Pink eye, also commonly known as conjunctivitis, occurs when the surface of your eyeball and inner lining of your eyelid become inflamed.
Bacteria, viruses, allergies, irritants and other underlying infectious or noninfectious diseases can cause pink eye.
Although conjunctivitis can occur in adults, it more commonly affects children.
Pink eye is most commonly caused by a viral infection but can also be caused by a bacterial infection.
Staphylococci, streptococci, gonococci or chlamydia are common bacterial causes of conjunctivitis.
Viral conjunctivitis can be caused by a variety of viruses such as adenoviruses.
The virus or bacteria from an infected person’s eye can spread through contact with skin, eyewear, cosmetics and cosmetic brushes, linens or towels. Pink eye can even spread from one eye to the other in the same person.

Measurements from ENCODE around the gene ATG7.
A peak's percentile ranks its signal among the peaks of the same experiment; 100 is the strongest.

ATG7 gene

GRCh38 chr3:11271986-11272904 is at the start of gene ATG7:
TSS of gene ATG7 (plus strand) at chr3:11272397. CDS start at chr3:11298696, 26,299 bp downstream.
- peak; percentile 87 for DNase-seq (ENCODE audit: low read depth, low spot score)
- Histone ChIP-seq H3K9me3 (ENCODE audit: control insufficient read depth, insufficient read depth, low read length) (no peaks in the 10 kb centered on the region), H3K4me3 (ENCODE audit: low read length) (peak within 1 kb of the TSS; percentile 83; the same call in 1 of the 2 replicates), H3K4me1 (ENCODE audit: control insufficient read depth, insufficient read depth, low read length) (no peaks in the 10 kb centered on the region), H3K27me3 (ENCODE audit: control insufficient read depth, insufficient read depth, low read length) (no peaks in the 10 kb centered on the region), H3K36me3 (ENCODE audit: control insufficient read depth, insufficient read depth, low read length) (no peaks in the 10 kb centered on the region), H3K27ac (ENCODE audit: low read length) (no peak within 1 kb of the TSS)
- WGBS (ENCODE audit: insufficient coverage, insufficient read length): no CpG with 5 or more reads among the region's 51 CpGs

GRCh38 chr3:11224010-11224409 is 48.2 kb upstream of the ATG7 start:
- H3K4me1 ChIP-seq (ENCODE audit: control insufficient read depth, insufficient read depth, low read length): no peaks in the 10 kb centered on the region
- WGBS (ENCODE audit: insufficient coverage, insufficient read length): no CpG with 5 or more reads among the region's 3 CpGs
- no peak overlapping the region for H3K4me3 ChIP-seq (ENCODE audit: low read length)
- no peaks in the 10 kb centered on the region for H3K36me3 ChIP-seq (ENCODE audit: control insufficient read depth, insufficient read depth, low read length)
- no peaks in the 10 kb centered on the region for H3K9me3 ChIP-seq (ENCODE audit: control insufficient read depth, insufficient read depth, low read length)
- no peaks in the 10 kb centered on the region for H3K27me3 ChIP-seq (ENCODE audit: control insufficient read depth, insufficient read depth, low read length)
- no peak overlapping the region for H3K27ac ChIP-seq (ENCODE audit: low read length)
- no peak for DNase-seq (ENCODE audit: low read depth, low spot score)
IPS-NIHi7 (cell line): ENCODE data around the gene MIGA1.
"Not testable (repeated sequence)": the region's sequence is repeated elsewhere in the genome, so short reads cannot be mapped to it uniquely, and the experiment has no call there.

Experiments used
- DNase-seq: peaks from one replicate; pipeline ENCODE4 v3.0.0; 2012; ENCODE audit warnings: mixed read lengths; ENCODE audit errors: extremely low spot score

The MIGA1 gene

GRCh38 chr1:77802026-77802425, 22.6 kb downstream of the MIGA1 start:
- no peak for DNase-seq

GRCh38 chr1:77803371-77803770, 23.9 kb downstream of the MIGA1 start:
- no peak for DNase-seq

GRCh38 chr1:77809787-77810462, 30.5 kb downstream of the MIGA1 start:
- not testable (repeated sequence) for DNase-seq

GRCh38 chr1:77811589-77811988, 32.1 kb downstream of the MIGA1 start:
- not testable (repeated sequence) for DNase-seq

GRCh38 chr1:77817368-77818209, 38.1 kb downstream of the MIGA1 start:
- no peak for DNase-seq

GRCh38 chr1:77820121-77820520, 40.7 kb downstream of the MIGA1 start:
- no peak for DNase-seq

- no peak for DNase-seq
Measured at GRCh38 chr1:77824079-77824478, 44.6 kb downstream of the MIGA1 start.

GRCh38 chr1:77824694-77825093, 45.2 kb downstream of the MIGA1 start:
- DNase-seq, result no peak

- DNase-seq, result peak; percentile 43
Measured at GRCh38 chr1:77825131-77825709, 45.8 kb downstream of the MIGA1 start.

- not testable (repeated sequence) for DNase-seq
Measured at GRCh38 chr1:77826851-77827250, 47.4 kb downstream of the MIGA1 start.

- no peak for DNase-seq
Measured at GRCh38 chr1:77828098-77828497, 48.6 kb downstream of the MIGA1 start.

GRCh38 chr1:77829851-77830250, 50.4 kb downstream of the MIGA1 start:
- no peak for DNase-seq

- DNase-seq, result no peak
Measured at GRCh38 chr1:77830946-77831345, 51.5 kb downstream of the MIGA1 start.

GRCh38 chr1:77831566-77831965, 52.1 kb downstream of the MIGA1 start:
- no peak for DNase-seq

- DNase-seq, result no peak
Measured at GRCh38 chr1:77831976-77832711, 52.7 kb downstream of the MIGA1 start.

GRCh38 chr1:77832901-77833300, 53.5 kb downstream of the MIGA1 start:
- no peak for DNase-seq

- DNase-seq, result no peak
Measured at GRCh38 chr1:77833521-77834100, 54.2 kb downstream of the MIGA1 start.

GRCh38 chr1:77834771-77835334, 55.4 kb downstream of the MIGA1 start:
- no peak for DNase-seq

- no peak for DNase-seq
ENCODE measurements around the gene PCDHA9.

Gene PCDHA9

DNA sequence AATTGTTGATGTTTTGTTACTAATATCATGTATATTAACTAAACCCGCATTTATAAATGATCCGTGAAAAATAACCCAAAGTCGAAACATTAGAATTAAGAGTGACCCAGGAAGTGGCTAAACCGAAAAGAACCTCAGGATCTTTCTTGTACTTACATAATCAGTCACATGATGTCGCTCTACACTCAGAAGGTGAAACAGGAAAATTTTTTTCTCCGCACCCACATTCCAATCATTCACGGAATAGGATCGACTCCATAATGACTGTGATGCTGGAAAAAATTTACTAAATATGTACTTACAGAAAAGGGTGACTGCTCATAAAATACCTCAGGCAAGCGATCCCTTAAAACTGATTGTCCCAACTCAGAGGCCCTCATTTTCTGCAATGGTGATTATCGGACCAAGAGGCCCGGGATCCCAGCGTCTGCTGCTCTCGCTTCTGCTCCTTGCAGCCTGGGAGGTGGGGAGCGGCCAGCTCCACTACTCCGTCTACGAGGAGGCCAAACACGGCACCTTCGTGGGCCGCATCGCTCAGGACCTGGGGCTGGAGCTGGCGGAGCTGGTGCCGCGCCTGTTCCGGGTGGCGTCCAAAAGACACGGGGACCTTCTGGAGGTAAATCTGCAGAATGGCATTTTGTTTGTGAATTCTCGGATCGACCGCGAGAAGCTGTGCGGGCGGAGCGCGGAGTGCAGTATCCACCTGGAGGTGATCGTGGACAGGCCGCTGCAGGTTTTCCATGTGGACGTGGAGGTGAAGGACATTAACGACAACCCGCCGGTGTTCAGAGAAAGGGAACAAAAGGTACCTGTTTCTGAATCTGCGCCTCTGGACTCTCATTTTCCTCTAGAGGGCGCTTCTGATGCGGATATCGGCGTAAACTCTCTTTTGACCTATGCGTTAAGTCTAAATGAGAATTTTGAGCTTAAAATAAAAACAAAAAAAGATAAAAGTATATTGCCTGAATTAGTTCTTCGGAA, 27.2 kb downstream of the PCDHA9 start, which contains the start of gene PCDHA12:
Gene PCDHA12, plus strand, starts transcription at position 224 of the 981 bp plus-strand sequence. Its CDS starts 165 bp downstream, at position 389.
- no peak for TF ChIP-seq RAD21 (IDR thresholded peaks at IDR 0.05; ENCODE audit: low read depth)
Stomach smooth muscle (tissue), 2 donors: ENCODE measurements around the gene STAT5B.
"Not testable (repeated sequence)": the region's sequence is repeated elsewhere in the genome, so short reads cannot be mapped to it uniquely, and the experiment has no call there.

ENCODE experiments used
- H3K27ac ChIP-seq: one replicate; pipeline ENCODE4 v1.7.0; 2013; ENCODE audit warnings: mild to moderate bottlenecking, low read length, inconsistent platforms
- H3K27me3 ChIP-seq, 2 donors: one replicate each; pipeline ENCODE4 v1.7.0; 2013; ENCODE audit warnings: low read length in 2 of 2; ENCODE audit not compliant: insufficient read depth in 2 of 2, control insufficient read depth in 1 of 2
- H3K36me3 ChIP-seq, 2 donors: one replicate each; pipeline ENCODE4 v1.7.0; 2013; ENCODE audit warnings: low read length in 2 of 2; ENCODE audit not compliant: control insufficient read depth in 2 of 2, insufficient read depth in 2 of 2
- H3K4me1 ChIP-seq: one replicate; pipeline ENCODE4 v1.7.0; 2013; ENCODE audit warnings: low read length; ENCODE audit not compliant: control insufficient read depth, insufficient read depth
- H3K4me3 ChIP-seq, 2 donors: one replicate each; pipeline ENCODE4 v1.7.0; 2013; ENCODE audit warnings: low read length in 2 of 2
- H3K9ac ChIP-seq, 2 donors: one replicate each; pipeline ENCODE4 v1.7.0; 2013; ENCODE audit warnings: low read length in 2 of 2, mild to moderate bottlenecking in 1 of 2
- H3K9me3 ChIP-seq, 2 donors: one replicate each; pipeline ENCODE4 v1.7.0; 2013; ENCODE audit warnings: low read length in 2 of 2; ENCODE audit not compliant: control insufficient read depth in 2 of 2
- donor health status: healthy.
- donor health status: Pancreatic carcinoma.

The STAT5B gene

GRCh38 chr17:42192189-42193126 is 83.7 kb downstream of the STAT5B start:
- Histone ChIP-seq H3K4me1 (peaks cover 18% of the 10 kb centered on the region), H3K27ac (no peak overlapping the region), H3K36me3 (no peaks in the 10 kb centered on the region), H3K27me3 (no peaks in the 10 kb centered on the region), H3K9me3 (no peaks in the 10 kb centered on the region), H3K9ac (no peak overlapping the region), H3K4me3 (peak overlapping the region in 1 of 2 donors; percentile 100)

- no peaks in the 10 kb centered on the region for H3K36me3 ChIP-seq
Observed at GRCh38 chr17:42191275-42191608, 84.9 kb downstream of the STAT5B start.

In cases when an infection is not present, pink eye can be contributed to:
Allergic conjunctivitis is caused by the body’s reaction to allergens such as pollen from trees, plants, grasses, weeds, medicine, cosmetics or molds. Allergic conjunctivitis is not contagious.
Risk of viral or bacterial pink eye can be reduced with proper hygiene, disinfection and by eliminating contact with others who have the condition.
Risk factors for non-infectious pink eye include:
• Dry eyes — having naturally dry eyes or not protecting the eyes in windy or dry environments can contribute to pink eye.
• Allergies — those who have pollen, mold or other allergies are likely to develop pink eye as a response to exposure of allergens.
• Use of contact lenses
Symptoms of pink eye vary depending on the cause of the irritation.
Symptoms of viral pink eye include:
• Watery discharge that resemble tears
• Runny nose
• Sinus congestion
• Puffy or swollen eyelids
• Sensitivity to light
Viral conjunctivitis is highly contagious and will remain transmittable and can cause symptoms for as long as two weeks.
Symptoms of bacterial pink eye include:
• Red, itchy or burning eye
• Thick green or yellow eye discharge that turns crusty overnight
• Swollen lymph nodes above the jaw (in front of ears)
Symptoms of allergic conjunctivitis are most common during allergy season in a patient who has other allergic rhinitis symptoms such as hay fever, asthma or eczema.